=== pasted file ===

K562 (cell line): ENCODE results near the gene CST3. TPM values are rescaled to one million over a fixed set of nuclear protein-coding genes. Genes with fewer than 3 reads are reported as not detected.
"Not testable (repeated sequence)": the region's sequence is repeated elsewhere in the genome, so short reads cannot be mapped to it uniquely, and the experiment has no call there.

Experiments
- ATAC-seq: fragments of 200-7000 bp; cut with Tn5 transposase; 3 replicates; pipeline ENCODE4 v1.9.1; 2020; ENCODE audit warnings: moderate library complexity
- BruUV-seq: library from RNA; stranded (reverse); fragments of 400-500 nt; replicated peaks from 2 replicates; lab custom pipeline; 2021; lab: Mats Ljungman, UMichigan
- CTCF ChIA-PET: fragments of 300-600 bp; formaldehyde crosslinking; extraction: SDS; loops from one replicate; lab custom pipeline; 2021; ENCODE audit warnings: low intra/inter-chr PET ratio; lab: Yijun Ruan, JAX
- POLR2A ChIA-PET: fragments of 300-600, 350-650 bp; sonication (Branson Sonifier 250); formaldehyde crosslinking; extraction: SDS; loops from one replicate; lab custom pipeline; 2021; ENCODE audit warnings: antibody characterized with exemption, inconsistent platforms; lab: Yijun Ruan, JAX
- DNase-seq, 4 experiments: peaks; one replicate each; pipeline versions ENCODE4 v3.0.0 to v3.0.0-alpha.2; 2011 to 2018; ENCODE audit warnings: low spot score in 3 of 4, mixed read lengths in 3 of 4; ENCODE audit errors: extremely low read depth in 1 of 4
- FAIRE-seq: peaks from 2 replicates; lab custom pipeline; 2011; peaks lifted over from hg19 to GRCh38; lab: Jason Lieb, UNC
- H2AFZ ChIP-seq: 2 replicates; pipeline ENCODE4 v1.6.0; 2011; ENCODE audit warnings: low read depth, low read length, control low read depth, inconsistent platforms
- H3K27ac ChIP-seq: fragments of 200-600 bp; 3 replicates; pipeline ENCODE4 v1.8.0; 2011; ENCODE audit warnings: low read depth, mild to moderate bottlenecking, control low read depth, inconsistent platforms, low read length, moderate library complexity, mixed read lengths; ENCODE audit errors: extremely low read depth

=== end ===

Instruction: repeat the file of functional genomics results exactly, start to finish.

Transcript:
K562 (cell line): ENCODE results near the gene CST3. TPM values are rescaled to one million over a fixed set of nuclear protein-coding genes. Genes with fewer than 3 reads are reported as not detected.
"Not testable (repeated sequence)": the region's sequence is repeated elsewhere in the genome, so short reads cannot be mapped to it uniquely, and the experiment has no call there.

Experiments
- ATAC-seq: fragments of 200-7000 bp; cut with Tn5 transposase; 3 replicates; pipeline ENCODE4 v1.9.1; 2020; ENCODE audit warnings: moderate library complexity
- BruUV-seq: library from RNA; stranded (reverse); fragments of 400-500 nt; replicated peaks from 2 replicates; lab custom pipeline; 2021; lab: Mats Ljungman, UMichigan
- CTCF ChIA-PET: fragments of 300-600 bp; formaldehyde crosslinking; extraction: SDS; loops from one replicate; lab custom pipeline; 2021; ENCODE audit warnings: low intra/inter-chr PET ratio; lab: Yijun Ruan, JAX
- POLR2A ChIA-PET: fragments of 300-600, 350-650 bp; sonication (Branson Sonifier 250); formaldehyde crosslinking; extraction: SDS; loops from one replicate; lab custom pipeline; 2021; ENCODE audit warnings: antibody characterized with exemption, inconsistent platforms; lab: Yijun Ruan, JAX
- DNase-seq, 4 experiments: peaks; one replicate each; pipeline versions ENCODE4 v3.0.0 to v3.0.0-alpha.2; 2011 to 2018; ENCODE audit warnings: low spot score in 3 of 4, mixed read lengths in 3 of 4; ENCODE audit errors: extremely low read depth in 1 of 4
- FAIRE-seq: peaks from 2 replicates; lab custom pipeline; 2011; peaks lifted over from hg19 to GRCh38; lab: Jason Lieb, UNC
- H2AFZ ChIP-seq: 2 replicates; pipeline ENCODE4 v1.6.0; 2011; ENCODE audit warnings: low read depth, low read length, control low read depth, inconsistent platforms
- H3K27ac ChIP-seq: fragments of 200-600 bp; 3 replicates; pipeline ENCODE4 v1.8.0; 2011; ENCODE audit warnings: low read depth, mild to moderate bottlenecking, control low read depth, inconsistent platforms, low read length, moderate library complexity, mixed read lengths; ENCODE audit errors: extremely low read depth